Students’ perceptions of active learning: Experiences from a course on urban ecological research


  • Fritz Kleinschroth ETH Zürich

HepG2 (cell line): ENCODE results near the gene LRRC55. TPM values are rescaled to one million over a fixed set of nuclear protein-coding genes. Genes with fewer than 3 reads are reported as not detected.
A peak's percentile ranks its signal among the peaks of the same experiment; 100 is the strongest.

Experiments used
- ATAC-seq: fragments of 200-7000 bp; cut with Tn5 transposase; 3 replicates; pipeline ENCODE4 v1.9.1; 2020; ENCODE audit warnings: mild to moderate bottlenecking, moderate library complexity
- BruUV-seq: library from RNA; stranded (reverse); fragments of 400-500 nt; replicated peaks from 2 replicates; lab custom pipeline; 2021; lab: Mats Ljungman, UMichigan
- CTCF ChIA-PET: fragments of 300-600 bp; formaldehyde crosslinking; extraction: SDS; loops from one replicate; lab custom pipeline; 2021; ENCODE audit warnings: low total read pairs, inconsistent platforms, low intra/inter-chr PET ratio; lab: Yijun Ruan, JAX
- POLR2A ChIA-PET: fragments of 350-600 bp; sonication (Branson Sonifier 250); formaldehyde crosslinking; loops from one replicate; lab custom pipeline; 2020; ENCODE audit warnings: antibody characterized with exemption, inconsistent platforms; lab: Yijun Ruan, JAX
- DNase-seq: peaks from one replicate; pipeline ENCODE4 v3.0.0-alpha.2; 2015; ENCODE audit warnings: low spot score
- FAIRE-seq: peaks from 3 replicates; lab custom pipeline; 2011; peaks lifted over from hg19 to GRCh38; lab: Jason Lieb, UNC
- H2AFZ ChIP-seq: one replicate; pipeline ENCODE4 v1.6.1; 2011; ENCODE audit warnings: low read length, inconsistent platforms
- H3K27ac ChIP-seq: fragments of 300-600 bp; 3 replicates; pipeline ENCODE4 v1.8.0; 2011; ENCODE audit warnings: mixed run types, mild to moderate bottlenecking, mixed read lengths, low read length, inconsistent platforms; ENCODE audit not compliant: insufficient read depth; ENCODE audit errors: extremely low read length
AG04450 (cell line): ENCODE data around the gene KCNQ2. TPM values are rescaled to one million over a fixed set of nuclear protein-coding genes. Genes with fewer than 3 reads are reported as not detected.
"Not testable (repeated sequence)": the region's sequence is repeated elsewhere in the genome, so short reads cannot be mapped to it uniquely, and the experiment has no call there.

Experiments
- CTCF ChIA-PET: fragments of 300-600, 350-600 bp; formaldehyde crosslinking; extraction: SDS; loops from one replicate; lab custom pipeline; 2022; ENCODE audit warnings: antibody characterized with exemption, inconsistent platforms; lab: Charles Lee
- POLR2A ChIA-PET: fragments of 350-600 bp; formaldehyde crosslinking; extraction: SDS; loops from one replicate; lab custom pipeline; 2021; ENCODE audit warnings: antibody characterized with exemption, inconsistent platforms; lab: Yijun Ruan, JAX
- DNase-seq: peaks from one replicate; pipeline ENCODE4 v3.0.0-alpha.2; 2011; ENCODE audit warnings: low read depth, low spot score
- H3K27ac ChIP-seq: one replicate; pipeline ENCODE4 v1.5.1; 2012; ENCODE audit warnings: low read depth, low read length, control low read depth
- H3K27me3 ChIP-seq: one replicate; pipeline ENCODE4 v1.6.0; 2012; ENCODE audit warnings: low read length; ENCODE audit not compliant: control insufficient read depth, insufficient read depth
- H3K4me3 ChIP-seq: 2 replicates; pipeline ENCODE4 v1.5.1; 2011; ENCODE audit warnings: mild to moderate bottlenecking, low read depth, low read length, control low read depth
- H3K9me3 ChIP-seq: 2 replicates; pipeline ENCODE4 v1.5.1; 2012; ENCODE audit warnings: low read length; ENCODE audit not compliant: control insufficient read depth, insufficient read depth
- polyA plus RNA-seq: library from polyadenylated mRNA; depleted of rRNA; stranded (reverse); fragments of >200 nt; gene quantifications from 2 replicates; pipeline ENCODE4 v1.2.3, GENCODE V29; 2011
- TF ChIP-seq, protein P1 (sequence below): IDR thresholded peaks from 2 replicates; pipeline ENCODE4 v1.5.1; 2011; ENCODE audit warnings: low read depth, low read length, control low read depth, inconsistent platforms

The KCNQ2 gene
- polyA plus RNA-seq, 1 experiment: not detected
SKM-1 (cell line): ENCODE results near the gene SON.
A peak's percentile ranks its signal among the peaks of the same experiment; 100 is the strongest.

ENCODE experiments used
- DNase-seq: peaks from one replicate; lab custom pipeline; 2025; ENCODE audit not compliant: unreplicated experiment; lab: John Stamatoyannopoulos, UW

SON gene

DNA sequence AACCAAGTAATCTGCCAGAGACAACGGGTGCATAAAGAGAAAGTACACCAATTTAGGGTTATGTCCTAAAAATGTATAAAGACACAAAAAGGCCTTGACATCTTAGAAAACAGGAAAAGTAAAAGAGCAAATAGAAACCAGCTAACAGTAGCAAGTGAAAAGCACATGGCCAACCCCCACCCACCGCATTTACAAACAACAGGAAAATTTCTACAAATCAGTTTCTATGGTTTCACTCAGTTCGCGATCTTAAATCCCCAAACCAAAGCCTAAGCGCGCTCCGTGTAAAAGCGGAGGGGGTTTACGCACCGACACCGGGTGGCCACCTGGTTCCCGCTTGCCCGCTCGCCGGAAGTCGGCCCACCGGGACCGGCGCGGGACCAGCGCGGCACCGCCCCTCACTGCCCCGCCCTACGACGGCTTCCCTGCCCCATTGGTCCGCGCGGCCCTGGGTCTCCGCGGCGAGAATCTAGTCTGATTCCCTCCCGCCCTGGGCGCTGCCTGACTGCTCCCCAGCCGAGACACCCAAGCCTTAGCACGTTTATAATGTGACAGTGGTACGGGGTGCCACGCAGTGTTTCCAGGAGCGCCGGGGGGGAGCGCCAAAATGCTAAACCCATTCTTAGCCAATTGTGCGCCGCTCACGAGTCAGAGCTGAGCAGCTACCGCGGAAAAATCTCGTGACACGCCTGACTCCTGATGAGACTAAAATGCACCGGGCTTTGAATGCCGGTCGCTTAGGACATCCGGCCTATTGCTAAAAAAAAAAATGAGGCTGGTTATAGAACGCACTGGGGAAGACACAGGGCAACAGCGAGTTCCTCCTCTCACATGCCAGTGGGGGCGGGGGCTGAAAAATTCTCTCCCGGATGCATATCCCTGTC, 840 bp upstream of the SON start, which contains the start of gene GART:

Preparing the next generation to address current and future ecological challenges requires creative and collaborative ways of problem framing and solving. Active learning formats have the potential to support the development of skills needed to address these challenges. For future development of active learning formats, it is important to understand students’ perceptions of different aspects of their learning experience and outcomes. This article is based on students’ feedback from a practical course on urban ecological research. In small groups, students develop a hypothesis and research design, conduct fieldwork, and then analyse and present the results. After completion of the course, I collected qualitative feedback from students and then coded it to assess students’ perception of their active learning experiences, separated by course framing, group work and supervision. The results show that students appreciate the independence to explore real-world problems in a supportive group atmosphere. Within group work, the division of tasks is perceived to lead to more efficiency, but at the same time hinders learning new skills if roles are distributed based on existing experience. Further challenges stem from the trade-offs between students who prefer closer supervision with pre-provided contents and those who perceive close supervision as disruptive or a lack of trust. I discuss how, according to self-determination theory, the learning climate provided by course framing, group work and supervision can strike a balance between needs for autonomy, competence, and relatedness. To improve, I suggest a predictable supervisory structure and full transparency to students about the active learning goals and challenges.


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